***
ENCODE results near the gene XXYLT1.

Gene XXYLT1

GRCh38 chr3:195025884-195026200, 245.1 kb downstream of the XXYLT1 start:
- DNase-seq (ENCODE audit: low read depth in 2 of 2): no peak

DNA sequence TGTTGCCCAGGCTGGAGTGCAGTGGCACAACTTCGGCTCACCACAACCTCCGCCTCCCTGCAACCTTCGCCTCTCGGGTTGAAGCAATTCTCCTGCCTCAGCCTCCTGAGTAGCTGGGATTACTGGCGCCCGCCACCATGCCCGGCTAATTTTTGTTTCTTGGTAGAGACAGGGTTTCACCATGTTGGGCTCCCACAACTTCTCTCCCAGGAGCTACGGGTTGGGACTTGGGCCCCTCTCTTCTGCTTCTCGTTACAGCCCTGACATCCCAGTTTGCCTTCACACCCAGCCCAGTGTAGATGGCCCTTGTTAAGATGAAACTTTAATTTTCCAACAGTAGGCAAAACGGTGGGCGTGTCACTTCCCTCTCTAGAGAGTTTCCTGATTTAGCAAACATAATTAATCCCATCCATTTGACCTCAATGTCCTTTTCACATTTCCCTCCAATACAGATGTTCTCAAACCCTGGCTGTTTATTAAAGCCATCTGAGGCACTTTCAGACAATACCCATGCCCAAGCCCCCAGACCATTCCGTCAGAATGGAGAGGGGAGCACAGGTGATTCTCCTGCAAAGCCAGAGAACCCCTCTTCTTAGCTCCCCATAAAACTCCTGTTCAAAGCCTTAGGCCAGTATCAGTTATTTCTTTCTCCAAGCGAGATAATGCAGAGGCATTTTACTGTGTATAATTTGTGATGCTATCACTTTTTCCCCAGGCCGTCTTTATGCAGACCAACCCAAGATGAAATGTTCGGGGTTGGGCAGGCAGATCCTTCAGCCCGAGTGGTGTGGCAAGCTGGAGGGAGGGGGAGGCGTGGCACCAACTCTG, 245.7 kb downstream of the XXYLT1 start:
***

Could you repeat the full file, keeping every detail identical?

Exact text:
ENCODE results near the gene XXYLT1.

Gene XXYLT1

GRCh38 chr3:195025884-195026200, 245.1 kb downstream of the XXYLT1 start:
- DNase-seq (ENCODE audit: low read depth in 2 of 2): no peak

DNA sequence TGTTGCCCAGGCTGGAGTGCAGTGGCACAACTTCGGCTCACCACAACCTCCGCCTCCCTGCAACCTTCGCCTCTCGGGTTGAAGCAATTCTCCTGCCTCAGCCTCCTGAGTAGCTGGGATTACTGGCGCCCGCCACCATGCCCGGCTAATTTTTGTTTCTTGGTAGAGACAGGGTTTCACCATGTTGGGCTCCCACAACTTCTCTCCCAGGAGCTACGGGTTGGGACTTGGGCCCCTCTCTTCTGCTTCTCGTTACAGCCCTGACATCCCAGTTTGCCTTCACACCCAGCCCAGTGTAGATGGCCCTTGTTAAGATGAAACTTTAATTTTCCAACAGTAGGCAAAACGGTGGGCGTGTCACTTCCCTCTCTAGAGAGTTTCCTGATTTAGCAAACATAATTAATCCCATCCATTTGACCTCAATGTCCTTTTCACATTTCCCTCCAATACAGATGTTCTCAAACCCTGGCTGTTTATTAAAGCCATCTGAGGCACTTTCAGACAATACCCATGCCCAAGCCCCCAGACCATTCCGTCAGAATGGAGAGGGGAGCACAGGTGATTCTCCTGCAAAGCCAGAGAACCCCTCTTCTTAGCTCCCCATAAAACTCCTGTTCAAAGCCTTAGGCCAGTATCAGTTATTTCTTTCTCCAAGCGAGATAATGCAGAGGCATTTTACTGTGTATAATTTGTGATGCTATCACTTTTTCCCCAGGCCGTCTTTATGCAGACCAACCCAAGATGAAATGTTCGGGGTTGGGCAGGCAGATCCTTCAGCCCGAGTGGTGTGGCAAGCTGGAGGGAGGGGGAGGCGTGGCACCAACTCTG, 245.7 kb downstream of the XXYLT1 start: